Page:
“Inasmuch as His divine power hath freely given to us all the things for life and piety, through the full knowledge of Him Who called us by glory and virtue, by which He hath freely given to us the very great and precious promises, that through these ye might become partakers of the divine nature, having escaped the corruption which is in the world by desire.” (2 Peter 1:3-4)
Here we are given the promise that our salvation is fundamentally a participation in the divine nature of God. (I will leave aside for now the later patristic clarification regading God’s essence and energies.)
I have also already addressed Colossians 2:9-10 and Ephesians 1:22-23, but they also bear repeating:
ôFor in Him dwelleth all the fullness of the divinity bodily, and ye are made full in Him, Who is the head of all principality and authority . . . .ö (Colossians 2:9-10)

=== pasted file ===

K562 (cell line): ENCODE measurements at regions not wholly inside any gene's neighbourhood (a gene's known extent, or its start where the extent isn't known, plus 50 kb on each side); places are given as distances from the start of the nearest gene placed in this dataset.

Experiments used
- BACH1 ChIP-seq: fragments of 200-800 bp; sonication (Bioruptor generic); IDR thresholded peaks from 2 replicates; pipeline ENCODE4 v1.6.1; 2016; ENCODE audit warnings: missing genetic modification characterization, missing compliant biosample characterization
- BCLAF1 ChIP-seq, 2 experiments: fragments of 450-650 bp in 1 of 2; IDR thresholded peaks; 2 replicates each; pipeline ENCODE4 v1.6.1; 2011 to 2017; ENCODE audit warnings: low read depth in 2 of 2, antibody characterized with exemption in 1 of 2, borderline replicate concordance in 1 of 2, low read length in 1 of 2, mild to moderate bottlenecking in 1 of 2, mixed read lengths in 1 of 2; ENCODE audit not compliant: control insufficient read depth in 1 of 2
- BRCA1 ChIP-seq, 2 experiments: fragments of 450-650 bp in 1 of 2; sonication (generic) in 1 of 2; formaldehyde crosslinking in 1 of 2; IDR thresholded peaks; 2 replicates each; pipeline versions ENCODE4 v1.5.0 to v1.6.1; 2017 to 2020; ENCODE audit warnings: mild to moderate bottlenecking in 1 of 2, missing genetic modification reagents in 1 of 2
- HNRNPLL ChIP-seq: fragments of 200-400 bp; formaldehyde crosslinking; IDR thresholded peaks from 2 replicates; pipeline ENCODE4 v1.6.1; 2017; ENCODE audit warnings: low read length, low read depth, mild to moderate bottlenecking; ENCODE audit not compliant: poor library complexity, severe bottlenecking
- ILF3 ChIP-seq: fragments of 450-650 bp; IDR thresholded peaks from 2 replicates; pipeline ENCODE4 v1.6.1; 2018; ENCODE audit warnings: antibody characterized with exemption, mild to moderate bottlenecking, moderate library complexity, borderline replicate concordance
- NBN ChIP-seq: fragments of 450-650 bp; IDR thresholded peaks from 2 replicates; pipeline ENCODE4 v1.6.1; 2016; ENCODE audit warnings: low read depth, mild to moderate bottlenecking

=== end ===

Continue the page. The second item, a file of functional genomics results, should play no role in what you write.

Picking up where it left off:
Once again, if the fullness of divinity dwells in Jesus bodily, and if we are made full in Him, then it logically follows that His fullness dwells in us, and that means we share in His divinity, we are, as St. Peter tells us, partakers of the divine nature.
ôAnd He put in subjection all things under His feet, and gave Him to be head over all things to the Church, which is His body, the fullness of Him Who filleth all things in all.ö (Ephesians 1:22-23)
Once again, the Church, of which we are members, is the fullness of Him who fills all things in all. Clearly Scripture means we have the fullness of Christ in us (as the Church, and personally as members of the Church). And if Christ’s fullness dwells in us, this must mean His divinity, which means we partake of the divine nature.